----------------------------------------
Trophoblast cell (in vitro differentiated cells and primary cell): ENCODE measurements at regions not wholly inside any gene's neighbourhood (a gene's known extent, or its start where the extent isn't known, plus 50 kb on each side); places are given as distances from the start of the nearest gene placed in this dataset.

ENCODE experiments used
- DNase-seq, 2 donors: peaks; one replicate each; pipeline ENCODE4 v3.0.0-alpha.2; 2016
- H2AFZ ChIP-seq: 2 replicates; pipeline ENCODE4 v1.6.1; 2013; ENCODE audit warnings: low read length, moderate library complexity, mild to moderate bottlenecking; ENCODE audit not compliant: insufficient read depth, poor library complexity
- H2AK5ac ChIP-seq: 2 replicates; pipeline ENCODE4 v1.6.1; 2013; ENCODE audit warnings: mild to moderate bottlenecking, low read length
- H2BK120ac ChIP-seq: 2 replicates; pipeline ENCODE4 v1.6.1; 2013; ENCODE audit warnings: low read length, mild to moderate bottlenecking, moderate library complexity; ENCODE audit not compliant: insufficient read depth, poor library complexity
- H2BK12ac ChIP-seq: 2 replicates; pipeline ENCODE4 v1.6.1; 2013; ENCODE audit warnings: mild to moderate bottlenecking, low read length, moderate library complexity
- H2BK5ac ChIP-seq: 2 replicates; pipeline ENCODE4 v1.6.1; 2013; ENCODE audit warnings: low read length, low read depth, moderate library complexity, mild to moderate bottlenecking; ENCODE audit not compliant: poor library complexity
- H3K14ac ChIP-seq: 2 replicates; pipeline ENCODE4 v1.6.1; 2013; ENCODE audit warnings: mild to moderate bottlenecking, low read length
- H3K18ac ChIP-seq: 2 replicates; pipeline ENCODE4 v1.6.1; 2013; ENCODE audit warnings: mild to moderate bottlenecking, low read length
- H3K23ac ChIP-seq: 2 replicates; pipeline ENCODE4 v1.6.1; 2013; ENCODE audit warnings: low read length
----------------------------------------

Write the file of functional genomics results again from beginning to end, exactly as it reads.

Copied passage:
Trophoblast cell (in vitro differentiated cells and primary cell): ENCODE measurements at regions not wholly inside any gene's neighbourhood (a gene's known extent, or its start where the extent isn't known, plus 50 kb on each side); places are given as distances from the start of the nearest gene placed in this dataset.

ENCODE experiments used
- DNase-seq, 2 donors: peaks; one replicate each; pipeline ENCODE4 v3.0.0-alpha.2; 2016
- H2AFZ ChIP-seq: 2 replicates; pipeline ENCODE4 v1.6.1; 2013; ENCODE audit warnings: low read length, moderate library complexity, mild to moderate bottlenecking; ENCODE audit not compliant: insufficient read depth, poor library complexity
- H2AK5ac ChIP-seq: 2 replicates; pipeline ENCODE4 v1.6.1; 2013; ENCODE audit warnings: mild to moderate bottlenecking, low read length
- H2BK120ac ChIP-seq: 2 replicates; pipeline ENCODE4 v1.6.1; 2013; ENCODE audit warnings: low read length, mild to moderate bottlenecking, moderate library complexity; ENCODE audit not compliant: insufficient read depth, poor library complexity
- H2BK12ac ChIP-seq: 2 replicates; pipeline ENCODE4 v1.6.1; 2013; ENCODE audit warnings: mild to moderate bottlenecking, low read length, moderate library complexity
- H2BK5ac ChIP-seq: 2 replicates; pipeline ENCODE4 v1.6.1; 2013; ENCODE audit warnings: low read length, low read depth, moderate library complexity, mild to moderate bottlenecking; ENCODE audit not compliant: poor library complexity
- H3K14ac ChIP-seq: 2 replicates; pipeline ENCODE4 v1.6.1; 2013; ENCODE audit warnings: mild to moderate bottlenecking, low read length
- H3K18ac ChIP-seq: 2 replicates; pipeline ENCODE4 v1.6.1; 2013; ENCODE audit warnings: mild to moderate bottlenecking, low read length
- H3K23ac ChIP-seq: 2 replicates; pipeline ENCODE4 v1.6.1; 2013; ENCODE audit warnings: low read length